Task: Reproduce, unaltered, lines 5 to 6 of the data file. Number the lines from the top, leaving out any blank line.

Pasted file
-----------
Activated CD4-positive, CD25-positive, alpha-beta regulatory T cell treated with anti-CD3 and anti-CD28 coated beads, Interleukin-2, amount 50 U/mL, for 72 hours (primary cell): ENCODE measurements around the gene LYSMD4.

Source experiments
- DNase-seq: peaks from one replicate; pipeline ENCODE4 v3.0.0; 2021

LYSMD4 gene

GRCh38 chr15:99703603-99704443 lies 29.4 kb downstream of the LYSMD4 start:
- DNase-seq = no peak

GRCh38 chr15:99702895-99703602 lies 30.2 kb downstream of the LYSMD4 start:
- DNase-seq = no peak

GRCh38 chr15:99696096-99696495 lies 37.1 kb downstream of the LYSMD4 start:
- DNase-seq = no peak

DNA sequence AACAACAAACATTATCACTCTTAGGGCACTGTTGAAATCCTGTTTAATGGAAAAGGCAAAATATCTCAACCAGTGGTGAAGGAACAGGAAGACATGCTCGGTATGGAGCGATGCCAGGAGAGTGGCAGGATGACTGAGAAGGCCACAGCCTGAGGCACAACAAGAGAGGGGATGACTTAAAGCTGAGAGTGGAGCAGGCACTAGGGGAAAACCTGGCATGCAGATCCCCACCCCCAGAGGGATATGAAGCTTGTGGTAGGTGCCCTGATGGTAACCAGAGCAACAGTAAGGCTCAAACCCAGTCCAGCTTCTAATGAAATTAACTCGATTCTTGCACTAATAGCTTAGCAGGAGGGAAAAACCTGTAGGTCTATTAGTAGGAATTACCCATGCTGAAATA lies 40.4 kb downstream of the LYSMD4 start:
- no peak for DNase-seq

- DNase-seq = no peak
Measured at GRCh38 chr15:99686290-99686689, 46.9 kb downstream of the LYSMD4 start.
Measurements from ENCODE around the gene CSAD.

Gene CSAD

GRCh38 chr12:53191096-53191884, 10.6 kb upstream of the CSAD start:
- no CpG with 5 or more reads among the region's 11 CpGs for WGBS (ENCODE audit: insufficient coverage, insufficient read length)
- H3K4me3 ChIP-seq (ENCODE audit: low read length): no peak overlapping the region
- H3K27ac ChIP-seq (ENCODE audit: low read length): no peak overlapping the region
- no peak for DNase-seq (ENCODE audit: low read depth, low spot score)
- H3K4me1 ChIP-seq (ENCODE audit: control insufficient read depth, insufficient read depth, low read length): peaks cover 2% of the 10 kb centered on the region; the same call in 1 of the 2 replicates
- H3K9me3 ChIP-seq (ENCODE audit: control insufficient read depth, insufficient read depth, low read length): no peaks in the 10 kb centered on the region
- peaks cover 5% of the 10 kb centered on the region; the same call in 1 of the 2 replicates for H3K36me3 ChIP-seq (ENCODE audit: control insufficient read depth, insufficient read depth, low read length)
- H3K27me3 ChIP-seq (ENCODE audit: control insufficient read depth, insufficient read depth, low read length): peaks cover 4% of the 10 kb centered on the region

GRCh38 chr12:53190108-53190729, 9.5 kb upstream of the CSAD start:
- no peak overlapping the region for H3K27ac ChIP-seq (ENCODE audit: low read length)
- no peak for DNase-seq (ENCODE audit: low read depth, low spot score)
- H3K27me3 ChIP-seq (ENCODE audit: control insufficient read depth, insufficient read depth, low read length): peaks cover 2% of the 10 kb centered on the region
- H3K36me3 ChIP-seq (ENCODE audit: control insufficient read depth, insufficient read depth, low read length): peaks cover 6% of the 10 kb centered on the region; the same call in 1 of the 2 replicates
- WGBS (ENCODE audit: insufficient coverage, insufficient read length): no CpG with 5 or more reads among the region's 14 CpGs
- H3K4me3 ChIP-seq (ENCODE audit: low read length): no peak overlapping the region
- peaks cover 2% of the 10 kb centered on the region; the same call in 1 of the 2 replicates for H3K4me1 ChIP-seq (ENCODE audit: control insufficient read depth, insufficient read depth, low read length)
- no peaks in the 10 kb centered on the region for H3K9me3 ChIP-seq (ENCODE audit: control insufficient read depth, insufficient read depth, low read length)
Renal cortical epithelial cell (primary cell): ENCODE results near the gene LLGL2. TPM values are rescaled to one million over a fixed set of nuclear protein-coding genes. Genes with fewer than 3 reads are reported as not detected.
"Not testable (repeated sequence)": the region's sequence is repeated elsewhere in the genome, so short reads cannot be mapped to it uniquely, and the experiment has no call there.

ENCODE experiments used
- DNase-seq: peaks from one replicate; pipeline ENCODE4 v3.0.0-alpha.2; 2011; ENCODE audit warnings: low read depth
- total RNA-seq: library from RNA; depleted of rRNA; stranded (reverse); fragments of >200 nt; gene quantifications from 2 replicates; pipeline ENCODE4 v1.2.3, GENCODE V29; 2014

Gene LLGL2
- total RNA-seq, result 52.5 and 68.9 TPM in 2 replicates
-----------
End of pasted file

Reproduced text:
GRCh38 chr15:99703603-99704443 lies 29.4 kb downstream of the LYSMD4 start:
- DNase-seq = no peak